As I perused the books, I noticed two males of indeterminate age out in the snow covered field below. Each had a large pallet, wider than themselves, and were pushing them through the snow. They would shove off, pushing, then one would get stuck. It’s driver would step backward, then forward with a little more push, rather like rocking a car out of a ditch, until he could move a bit further. Soon,  the snow was banked on the sides.

I went back to another book; Judith Dench’s memoir. What a beautiful woman she was; and still is. I thought about checking the book out, but, I’m knee-deep in reads, have a few big projects I’m juggling, and a very special houseguest coming next week.  I put Dame Judi’s book down and looked out the window once more, noticing two cages on either end of where the pallet pushers had been. Wondering where they went, I scanned the ground two floors down. There they were, sitting on the ground, in the snow, doing something I couldn’t see.

I found Thich Nhat Hanh’s short commentary, It is a Great Joy to Hold Your Grandchild, read it and knew I would be taking “Peace is Every Step” home. As I arose, there were the pallet pushers, now on ice skates with hockey sticks cutting through the air,  dancing around and around a black puck.  I realized that, by their size and time of day, they were probably middle school lads, emulating the Chicago Black Hawks, and having some good, if cold, fun.

Back in  my car, I drove past the rink the boys had determinedly cleared, and noticed a few other lads lacing up their skates and gliding onto the ice, shouting to each other as young boys will do, and I thought to myself that it was, after all’s said and done, one fine day.

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I’m dreaming in green; lush, mossy, magnificent green and longing for those first, tentative tips of spring bulbs and pussy willow blossoms.

Soon. Very soon.DSCN7326

While the sun hasn’t shown her rays very often lately, here along the Cutoff the days ARE growing longer and the seed catalogues are tempting us with old reliables and new introductions.

There is a dream of buds swelling here and there. With a hope that is buried and waiting in this long winter, the daffodils and hyacinths are waiting, their tips of buttery yellow and grape are the epitome of patience under the ice and snow.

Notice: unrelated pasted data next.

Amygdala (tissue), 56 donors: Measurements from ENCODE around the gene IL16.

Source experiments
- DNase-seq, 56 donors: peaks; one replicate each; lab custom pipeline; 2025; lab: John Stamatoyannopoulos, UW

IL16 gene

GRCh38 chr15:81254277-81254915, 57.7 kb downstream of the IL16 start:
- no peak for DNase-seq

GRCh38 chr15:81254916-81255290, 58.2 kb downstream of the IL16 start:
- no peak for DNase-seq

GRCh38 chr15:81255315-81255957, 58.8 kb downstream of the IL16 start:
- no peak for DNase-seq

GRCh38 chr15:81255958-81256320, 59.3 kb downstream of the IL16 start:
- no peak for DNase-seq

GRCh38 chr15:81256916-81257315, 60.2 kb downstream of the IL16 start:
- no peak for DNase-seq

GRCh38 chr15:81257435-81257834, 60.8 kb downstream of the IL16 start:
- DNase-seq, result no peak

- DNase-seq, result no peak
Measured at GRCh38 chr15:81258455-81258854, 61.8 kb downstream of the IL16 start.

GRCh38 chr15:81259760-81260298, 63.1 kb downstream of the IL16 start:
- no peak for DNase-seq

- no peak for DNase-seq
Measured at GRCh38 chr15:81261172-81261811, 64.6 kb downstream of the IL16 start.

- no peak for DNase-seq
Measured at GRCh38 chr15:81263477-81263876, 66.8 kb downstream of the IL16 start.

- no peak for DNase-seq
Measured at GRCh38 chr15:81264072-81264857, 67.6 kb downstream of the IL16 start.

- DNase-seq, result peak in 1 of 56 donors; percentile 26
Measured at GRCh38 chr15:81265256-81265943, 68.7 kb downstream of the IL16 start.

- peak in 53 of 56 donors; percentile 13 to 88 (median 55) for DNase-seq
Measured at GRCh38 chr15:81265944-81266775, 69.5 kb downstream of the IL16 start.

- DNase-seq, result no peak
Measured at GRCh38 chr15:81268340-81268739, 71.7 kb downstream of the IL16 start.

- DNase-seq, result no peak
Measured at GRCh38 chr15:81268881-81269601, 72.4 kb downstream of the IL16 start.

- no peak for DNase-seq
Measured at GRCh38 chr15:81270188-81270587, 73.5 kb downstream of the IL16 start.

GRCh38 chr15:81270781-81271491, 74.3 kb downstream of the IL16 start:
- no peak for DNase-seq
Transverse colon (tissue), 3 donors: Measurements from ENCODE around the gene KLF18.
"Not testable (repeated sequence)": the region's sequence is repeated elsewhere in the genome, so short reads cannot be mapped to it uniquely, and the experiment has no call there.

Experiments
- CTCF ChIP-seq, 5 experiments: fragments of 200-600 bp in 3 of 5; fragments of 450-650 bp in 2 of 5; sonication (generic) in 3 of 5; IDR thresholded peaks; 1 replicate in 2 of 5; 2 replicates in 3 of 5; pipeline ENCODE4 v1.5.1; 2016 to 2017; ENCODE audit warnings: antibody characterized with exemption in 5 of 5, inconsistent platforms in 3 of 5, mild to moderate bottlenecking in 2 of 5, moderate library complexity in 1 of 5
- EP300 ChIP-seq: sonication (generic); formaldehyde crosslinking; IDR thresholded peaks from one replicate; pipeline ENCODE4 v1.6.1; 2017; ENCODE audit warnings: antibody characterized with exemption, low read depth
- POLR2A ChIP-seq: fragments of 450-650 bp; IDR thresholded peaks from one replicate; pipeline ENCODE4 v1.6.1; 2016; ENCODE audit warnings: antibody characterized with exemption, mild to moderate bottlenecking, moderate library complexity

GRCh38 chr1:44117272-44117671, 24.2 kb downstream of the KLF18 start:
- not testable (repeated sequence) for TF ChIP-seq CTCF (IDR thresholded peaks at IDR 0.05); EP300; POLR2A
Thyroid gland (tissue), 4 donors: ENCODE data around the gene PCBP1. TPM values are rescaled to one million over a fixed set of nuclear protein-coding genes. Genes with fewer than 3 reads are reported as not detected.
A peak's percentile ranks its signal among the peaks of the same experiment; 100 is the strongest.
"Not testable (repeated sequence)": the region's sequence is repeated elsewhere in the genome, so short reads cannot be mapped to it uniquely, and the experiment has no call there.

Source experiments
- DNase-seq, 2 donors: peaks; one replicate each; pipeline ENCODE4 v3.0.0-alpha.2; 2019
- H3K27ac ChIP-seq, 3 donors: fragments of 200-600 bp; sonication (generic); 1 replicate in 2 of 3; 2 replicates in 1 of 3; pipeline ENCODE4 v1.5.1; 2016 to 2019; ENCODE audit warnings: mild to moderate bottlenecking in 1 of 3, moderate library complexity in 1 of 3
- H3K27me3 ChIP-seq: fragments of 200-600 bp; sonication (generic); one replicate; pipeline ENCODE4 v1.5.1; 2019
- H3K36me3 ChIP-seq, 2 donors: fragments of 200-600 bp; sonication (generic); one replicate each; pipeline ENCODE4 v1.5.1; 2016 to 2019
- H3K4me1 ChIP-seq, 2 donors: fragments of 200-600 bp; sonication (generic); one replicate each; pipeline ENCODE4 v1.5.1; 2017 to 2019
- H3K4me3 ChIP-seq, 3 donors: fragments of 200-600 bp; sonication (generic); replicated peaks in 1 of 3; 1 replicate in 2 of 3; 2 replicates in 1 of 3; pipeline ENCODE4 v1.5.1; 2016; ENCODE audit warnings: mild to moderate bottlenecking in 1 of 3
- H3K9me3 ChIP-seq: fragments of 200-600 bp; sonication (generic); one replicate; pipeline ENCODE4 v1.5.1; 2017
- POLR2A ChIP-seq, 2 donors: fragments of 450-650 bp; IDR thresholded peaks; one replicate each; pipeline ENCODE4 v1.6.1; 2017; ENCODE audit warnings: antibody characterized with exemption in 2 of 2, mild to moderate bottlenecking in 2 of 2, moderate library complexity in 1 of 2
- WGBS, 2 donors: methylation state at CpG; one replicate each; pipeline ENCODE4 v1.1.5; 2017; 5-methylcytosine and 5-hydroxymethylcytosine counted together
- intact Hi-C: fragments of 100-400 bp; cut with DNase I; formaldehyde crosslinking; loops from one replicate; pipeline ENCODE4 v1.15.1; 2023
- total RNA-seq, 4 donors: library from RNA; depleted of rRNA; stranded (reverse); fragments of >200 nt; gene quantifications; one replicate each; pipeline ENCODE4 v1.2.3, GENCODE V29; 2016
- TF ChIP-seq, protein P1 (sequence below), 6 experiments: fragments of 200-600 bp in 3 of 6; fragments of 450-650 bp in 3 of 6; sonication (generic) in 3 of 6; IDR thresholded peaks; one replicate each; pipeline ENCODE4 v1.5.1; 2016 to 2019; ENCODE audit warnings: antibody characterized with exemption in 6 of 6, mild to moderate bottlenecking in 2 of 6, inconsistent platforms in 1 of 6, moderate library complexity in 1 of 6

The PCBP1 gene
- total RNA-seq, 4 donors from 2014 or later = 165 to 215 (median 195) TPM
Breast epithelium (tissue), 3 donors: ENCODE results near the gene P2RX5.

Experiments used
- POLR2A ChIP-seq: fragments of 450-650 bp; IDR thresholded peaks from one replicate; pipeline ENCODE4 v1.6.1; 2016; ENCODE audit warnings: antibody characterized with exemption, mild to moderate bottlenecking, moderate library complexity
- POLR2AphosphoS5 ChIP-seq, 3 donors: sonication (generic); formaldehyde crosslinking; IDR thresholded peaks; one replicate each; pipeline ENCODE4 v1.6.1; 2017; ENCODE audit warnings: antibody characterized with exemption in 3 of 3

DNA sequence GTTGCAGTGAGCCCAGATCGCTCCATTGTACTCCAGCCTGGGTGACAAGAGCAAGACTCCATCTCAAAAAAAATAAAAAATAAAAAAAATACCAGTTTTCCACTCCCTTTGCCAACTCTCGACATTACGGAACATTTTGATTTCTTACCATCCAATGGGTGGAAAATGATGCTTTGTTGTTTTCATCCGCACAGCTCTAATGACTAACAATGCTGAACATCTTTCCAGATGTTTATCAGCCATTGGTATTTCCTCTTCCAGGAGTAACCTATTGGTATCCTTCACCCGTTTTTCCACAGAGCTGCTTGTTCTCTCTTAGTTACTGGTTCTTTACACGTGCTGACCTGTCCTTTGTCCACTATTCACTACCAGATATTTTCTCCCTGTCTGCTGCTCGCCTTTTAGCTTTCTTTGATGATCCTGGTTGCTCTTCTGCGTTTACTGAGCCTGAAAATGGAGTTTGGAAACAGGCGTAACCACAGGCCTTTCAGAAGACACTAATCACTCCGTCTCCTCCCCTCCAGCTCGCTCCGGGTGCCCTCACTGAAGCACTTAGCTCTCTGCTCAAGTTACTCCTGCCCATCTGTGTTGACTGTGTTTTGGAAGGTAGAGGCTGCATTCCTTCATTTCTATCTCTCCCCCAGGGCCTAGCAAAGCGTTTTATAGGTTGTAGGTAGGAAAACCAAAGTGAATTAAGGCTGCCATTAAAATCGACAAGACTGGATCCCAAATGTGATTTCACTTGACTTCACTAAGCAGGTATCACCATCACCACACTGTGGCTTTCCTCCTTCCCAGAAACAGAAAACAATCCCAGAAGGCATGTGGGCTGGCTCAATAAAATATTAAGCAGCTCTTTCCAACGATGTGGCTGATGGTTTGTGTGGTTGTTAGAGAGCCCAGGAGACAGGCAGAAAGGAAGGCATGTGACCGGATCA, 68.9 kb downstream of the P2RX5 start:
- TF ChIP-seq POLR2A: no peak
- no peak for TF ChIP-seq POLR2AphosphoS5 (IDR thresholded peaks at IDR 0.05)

With our heads bent to the wind, we will brave the gusts and the cold and the snow and whatever else this season may still throw at us. We will layer on extra clothing as the car warms up. Once home again a cup of freshly brewed coffee or a piping pot of tea. Soup is often simmering on the stove, and now that it is Lent, pepper and egg sandwiches are the fare of choice on a Friday afternoon.

I’ve been enjoying tall cups of hot, Mexican chocolate now and again, with my dear friend Kathryn or with my daughter 9781444730302-1-4Jennifer, at a new coffee house that recently opened not far from here. Tom and went there for an afternoon treat on Valentine’s Day. La Fortuna’s owners are third generation coffee producers. Isn’t it amazing how fast a new establishment can become a favorite?

Books, of course, are always at my side. I’ve been reading “The House on an Irish Hillside” by Felicity Hayes-McCoy, and I’ve been pulling out old issues of Victoria Magazine for inspiration . . .

. . .  and I have ben hopping about, chasing sunbeams with my camera – whenever the sun pokes through.

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What are you reading these days?

What are you sipping on?

Where are you going – or where did you just come from?

What are the signs of your season beginning to change?

Will you watch Sunday’s episode of Downton Abbey, the Oscars, or both? Neither?

Are any of you watching in Grantchester?